Backpacking Africa: Overland Itinerary
Here is the route I took and a brief rundown of what I did over the 8 weeks!
South Africa (Week 1)
With over 50 million people and 11 official languages spoken, South Africa is a culturally vibrant destination with a complex political history. Start your journey in Cape Town and learn about apartheid at Robben Island, on a free history walking tour or at the museum in colourful Bo-kaap.
Note: As of May 2018 when I visited Cape Town, there were scheduled riots in Bo-kaap at 5:00pm (please note, I am using riot vs protest language as this is how it was explained to me by Cape locals). The context may be very different as of 2022, so be sure to ask around for accurate information. I got the above info by asking my server at a restaurant nearby for tips, so keep in mind your Uber driver, servers, hotel/hostel staff are excellent resources!
Rent a car to do a one-day self-drive tour of the Western Cape Peninsula, stopping at St. James beach (Muizenberg), Boulder beach and the Cape of Good Hope. I used budget rent-a-car for just $25/day, but it is also possible to do the peninsula via the hop-on/hop-off bus if you don’t want to drive.
Have more time?
Extend your South African trip to the Garden Route and Joberg (even if it’s just one day in Johannesburg). The Apartheid museum is a must!
On a separate trip in 2016, I met cheetahs up close at the Van Dyk Cheetah Conservation Center, hiked the Drakensburg mountain range and woke up with wildlife in the Blyde River! It is definitely possible to get around South Africa by bus (I recommend Intercape as a reliable, safe and comfortable bus line).
Note: It is important to be aware that South Africa has a complex political history and the devastating impacts of apartheid still exist today. Most residents will tell you there are safety concerns, so educate yourself about where you are going (or when in doubt, I highly recommend asking locals about the situation and precautions you should take). Petty crime is extremely common so be vigilant, especially if you are alone.
Also consider the level of security when booking your accommodation. I used AirBnb as a more economical option in Cape Town and Joberg, as well as a hostel on a separate trip in downtown Jozi. In my experience, the AirBnbs were small, private cottages behind main houses, situated within gated and secure compounds, while the hostel was in a great location and had the obvious benefits of instant access to information and plenty of people to meet!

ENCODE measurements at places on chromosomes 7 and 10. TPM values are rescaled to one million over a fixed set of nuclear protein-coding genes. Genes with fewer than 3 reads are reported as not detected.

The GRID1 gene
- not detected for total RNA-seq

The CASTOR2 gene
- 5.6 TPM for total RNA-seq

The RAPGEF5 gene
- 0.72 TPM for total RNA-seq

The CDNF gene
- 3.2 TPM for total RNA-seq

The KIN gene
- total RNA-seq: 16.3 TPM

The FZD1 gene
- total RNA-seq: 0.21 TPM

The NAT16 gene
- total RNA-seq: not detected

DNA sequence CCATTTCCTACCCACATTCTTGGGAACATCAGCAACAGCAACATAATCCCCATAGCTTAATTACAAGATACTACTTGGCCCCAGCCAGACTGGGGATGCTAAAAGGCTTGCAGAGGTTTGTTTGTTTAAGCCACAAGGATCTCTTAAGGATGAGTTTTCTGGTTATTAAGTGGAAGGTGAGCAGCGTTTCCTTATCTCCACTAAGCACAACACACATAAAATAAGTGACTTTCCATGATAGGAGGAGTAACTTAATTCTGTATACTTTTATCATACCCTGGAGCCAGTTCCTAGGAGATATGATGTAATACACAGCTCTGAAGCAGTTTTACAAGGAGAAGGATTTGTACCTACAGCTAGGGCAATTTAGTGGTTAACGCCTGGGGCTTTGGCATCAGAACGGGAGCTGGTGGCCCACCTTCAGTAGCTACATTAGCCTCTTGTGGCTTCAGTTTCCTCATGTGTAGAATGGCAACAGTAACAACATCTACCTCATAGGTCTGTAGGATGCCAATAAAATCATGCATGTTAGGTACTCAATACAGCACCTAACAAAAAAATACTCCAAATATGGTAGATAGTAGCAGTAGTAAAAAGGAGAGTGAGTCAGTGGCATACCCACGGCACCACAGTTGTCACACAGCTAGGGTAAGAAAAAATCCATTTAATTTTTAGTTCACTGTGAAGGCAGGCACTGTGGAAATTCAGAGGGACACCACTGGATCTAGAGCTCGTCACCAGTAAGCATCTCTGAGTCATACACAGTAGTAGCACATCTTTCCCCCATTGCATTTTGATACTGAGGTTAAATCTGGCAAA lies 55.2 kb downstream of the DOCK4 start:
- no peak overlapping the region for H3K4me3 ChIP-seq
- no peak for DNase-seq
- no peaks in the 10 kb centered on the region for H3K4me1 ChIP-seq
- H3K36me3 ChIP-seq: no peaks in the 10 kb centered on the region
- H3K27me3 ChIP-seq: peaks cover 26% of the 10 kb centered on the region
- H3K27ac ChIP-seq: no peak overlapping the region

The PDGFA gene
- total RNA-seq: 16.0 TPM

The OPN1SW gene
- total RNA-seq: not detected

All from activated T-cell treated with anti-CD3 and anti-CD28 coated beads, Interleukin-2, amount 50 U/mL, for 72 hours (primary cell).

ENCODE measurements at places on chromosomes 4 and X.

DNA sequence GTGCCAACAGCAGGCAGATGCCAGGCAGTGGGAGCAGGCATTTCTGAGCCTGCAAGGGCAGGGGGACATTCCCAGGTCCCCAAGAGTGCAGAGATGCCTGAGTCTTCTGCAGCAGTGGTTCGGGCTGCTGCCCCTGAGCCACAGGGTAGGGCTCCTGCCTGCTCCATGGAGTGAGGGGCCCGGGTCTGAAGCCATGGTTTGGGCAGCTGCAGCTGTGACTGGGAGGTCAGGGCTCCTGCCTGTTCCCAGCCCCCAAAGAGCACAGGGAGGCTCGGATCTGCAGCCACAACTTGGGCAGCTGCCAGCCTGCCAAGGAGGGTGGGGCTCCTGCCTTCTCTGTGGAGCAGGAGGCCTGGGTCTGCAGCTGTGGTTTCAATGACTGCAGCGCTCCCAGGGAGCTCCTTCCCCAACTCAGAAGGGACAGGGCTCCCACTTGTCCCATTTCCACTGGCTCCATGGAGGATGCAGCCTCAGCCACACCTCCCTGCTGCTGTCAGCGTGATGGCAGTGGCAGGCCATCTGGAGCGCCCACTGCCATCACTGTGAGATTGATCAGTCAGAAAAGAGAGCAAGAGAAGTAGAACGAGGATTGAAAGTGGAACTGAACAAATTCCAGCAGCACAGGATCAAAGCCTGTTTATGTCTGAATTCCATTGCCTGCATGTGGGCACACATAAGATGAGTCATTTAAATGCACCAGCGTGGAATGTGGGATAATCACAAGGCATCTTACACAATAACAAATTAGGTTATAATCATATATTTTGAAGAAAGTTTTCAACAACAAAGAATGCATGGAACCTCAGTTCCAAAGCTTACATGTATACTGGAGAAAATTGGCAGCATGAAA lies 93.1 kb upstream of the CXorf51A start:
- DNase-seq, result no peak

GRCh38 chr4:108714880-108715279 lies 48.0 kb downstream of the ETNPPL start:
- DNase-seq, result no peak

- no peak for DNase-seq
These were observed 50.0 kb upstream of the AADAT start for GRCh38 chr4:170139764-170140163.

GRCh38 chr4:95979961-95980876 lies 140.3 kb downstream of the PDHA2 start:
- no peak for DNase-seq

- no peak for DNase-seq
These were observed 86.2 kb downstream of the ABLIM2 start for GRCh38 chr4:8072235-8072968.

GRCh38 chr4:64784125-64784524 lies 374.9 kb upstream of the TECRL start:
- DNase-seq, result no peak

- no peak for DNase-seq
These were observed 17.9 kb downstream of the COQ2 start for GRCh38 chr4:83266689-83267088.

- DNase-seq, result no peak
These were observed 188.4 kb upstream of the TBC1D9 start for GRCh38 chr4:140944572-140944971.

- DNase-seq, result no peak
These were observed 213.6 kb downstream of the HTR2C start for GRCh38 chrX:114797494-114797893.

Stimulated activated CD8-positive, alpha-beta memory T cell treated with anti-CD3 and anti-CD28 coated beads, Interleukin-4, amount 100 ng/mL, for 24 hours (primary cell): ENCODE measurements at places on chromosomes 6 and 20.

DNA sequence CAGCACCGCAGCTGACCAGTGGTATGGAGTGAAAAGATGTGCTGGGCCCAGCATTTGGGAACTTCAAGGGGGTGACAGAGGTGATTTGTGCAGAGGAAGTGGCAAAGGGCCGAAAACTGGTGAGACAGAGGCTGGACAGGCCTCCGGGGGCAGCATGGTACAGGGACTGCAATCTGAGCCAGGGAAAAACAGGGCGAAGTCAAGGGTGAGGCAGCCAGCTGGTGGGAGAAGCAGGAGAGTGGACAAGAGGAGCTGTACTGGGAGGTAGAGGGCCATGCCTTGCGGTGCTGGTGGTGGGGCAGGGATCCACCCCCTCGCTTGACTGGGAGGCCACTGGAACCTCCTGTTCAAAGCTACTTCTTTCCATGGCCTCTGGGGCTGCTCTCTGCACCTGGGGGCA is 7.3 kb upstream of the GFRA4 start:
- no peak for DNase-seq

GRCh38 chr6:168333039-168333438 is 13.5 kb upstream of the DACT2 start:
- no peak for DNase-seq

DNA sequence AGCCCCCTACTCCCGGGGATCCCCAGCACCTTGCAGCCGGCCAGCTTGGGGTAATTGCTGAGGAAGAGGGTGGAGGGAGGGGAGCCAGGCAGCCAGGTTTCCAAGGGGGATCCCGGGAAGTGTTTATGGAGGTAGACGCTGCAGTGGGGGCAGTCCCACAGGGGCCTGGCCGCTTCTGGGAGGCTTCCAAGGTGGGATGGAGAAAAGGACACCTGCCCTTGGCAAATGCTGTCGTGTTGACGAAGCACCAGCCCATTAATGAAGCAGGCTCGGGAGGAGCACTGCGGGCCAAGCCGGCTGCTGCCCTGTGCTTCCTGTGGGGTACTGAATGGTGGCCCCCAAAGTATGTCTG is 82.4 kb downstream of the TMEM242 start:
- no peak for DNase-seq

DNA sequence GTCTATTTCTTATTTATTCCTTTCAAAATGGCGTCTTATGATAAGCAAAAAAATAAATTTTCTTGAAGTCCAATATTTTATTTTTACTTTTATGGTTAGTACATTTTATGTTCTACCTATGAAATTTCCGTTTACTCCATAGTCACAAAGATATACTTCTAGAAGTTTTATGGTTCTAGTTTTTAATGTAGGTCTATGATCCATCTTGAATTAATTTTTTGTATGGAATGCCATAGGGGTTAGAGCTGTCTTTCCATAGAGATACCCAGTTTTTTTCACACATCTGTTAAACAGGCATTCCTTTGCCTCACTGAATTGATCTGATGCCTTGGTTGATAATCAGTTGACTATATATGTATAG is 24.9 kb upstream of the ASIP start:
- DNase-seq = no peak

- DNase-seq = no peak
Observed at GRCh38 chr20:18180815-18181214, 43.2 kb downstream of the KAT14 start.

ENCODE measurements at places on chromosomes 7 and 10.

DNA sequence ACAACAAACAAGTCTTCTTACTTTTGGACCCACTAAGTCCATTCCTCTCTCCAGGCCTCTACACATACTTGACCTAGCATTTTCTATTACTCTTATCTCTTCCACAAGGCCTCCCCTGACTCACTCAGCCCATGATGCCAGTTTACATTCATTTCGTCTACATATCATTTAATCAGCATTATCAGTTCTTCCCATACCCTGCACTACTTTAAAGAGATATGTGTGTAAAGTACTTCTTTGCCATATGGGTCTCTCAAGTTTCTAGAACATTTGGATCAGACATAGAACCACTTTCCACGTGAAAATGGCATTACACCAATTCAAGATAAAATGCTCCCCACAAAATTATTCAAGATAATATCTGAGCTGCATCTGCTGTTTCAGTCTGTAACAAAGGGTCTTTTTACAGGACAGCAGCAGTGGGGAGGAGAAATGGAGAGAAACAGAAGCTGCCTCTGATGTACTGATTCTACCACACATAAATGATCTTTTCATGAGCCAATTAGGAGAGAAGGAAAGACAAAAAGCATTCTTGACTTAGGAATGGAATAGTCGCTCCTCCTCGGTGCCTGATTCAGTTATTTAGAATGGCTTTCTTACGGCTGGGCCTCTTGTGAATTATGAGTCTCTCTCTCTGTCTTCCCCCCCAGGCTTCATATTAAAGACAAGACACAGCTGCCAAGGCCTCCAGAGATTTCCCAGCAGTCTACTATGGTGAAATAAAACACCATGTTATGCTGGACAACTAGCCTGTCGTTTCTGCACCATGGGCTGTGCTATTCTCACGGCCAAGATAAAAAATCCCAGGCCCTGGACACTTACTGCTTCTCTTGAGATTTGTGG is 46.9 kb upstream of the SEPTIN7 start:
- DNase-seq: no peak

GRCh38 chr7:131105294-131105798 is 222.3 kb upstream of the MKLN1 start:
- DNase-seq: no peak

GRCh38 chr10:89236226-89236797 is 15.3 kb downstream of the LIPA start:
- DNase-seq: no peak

Namibia (Week 2)
Namibia is the country which left the biggest impact on me. Its otherworldly landscapes and unbelievably clear starry nights filled me with a child-like wonder. I took the long-haul bus option by Intercape from Cape Town direct into Windhoek.
Option: If you have more time, definitely try to break up this 24 hour bus journey.
Need a Place to Stay in Windhoek? | Explore Accommodation
I stayed at Chameleon in Windhoek, which I liked for its relaxed atmosphere and large, open concept kitchen. I liked that there was a bar in the garden area by the pool, so you could chill with a drink, but it didn’t have a rowdy party hostel vibe.
From Windhoek, rent a car for your epic Namibian road trip! I rented a 2WD Jeep from Hertz for $30/day, which I slept in to save money on accommodation. I managed fine not having a 4×4 rental, though I would recommend getting insurance as it is very common to pop a tire on the rugged roads — mine had a slow leak after 7 days which thankfully only required a patch. I used my complimentary rental car insurance through my American Express credit card.
Note: It is possible to take a bus from Windhoek to Swakopmund, or hitch-hike around the country, but it’s difficult to access the National Parks without your own car.
Stop in Sossusveli where you can climb the dunes (don’t miss “big daddy”) and visit the iconic landscapes of Deadvlei. I went before sunrise to deadvlei so I could get the photos below without hoards of tourists.
From Sossusveli, head to Swakopmond (but stop in Wavis bay on the way to see the famous flamingos). For those adventurous enough, you can test your limits on a sandboard (I have a full post on my experience sandboarding in Swakop here) and catch the sunset at the beach!